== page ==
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Genetic variants as risk factors for cigarette smoking at an early age and relapse to smoking cessation treatment: A pilot study.

Gene; 694: 93-96, 2019 Apr 30.
Artigo em Inglês | MEDLINE | ID: mdl-30738094


Tobacco smoking is a complex and multifactorial disease involving both environmental and genetic factors. In the Mexican mestizo population, single-nucleotide polymorphisms (SNPs) associated with cigarette smoking and a greater degree of nicotine addiction have been identified; however, no possible roles have been explored in regard to the age of onset of smoking or in the success of quitting.


In this study, 151 Mexican mestizo, who smoke cigarettes, were included. They were grouped according to the age at which they started smoking: those who started smoking before 18 years of age (early smokers, ES) and those who started smoking ≥18 years of age (late smokers, LS). In addition, relapse in smoking was evaluated at the first month after the end of treatment. Genetic association was evaluated characterizing 10 SNPs in 4 genes (CHRNA5, CHRNA3, NRXN1, and HTR2A).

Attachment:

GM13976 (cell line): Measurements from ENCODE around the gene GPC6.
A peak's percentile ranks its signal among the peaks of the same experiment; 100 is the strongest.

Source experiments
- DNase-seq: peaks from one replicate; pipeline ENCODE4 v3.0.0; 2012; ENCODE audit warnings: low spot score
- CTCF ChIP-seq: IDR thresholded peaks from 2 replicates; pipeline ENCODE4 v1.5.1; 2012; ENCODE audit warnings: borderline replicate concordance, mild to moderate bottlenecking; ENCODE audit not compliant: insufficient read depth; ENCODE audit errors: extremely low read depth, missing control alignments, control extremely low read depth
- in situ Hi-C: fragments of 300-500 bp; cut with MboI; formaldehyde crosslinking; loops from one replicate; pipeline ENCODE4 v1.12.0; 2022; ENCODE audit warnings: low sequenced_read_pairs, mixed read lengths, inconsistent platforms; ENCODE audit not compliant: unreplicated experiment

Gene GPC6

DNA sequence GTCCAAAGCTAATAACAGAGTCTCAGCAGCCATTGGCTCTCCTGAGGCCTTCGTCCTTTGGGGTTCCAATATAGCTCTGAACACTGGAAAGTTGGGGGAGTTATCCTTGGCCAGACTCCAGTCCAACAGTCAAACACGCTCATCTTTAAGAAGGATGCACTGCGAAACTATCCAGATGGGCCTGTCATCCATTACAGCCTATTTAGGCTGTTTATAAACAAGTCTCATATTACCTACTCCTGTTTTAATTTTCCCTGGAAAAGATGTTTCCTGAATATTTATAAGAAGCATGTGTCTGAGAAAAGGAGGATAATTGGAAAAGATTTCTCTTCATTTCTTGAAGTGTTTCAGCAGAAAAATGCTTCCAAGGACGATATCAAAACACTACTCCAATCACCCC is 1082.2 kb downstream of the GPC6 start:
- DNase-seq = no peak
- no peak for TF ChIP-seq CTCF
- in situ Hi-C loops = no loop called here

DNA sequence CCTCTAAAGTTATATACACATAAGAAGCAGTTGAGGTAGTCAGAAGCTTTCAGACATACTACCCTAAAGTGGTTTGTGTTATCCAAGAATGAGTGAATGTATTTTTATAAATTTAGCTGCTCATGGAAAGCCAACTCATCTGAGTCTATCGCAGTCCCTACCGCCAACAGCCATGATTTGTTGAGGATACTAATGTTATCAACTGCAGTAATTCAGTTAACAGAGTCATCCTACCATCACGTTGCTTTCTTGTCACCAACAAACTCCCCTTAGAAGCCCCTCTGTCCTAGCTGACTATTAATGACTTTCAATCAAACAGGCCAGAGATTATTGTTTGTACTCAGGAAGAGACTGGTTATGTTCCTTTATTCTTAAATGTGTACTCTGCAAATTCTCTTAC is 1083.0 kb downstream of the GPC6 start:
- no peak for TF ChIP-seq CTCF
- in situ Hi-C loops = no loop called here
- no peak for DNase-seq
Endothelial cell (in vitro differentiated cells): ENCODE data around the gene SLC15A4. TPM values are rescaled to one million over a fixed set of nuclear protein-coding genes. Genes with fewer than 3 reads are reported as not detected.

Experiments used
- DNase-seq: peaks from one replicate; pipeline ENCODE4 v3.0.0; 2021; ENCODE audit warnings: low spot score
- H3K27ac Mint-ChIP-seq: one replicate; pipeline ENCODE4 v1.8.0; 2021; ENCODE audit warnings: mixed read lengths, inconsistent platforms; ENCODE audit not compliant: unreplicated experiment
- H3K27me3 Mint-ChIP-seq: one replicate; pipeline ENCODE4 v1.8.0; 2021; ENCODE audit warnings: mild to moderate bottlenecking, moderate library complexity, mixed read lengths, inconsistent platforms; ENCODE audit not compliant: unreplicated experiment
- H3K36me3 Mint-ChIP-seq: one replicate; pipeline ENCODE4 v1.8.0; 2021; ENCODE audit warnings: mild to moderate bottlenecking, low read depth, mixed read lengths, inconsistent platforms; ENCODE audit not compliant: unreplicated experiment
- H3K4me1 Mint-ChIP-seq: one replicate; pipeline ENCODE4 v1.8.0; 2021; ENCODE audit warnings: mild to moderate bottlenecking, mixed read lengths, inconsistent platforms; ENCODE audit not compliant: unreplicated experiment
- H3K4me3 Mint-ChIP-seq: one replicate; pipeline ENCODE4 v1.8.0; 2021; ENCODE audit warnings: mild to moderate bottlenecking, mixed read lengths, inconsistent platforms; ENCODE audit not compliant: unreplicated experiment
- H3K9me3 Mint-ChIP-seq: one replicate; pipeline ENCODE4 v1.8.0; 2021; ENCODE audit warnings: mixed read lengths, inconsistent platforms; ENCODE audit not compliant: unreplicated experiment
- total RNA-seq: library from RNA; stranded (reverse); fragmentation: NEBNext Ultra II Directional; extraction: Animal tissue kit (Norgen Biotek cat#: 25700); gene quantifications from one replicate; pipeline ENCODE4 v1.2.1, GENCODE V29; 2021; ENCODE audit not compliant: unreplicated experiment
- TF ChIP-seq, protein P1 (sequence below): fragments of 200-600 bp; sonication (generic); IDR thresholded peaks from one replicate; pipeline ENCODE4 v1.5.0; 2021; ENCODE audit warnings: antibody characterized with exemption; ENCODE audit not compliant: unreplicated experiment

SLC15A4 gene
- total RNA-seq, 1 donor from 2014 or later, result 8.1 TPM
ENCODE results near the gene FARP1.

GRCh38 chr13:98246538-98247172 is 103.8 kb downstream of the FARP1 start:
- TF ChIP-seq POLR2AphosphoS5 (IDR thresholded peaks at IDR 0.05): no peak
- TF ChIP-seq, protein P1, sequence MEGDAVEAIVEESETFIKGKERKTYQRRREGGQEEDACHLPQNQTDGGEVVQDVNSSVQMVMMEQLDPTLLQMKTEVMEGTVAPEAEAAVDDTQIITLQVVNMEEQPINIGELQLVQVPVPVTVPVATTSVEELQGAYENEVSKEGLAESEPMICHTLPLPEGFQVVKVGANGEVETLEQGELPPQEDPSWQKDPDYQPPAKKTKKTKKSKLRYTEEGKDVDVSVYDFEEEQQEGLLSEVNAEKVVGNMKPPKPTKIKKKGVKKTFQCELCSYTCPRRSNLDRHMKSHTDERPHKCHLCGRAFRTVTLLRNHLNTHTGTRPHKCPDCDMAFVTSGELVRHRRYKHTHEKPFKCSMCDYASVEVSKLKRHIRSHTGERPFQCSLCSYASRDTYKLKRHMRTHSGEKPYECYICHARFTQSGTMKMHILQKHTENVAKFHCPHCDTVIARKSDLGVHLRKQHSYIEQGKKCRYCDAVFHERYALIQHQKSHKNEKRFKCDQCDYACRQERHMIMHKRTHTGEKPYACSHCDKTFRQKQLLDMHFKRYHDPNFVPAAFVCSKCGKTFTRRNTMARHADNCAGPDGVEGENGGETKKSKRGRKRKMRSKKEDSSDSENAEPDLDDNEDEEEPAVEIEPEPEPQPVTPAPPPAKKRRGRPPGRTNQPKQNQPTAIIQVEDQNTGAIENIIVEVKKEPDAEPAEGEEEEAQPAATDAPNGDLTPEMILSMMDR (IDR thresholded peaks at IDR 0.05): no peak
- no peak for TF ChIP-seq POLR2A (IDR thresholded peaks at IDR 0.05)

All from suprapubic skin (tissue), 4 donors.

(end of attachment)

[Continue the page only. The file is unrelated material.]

According to the dominant model of genetic inheritance, rs6313 (CT+TT) of the HTR2A gene was associated (p = 0.0201) with cigarette consumption at early ages (OR = 2.68, CI = 1.18-6.07). When the risk of relapse was analyzed one month after the end of treatment, regardless of the age of onset, the T allele (rs6313) of HTR2A appeared to be a risk factor for relapse (OR = 2.92, 95% CI = 1.06-8.11); the T allele was found more frequently in those who relapsed (50.0%) compared with people who maintained abstinence (25.4%) (p = 0.0332).


Our findings suggest that in Mexican mestizos who smoke cigarettes, the presence of the T allele in rs6313 of the HTR2A gene increases the risk for the early onset of cigarette smoking as well as the risk for relapsing one month after completing smoking cessation treatment.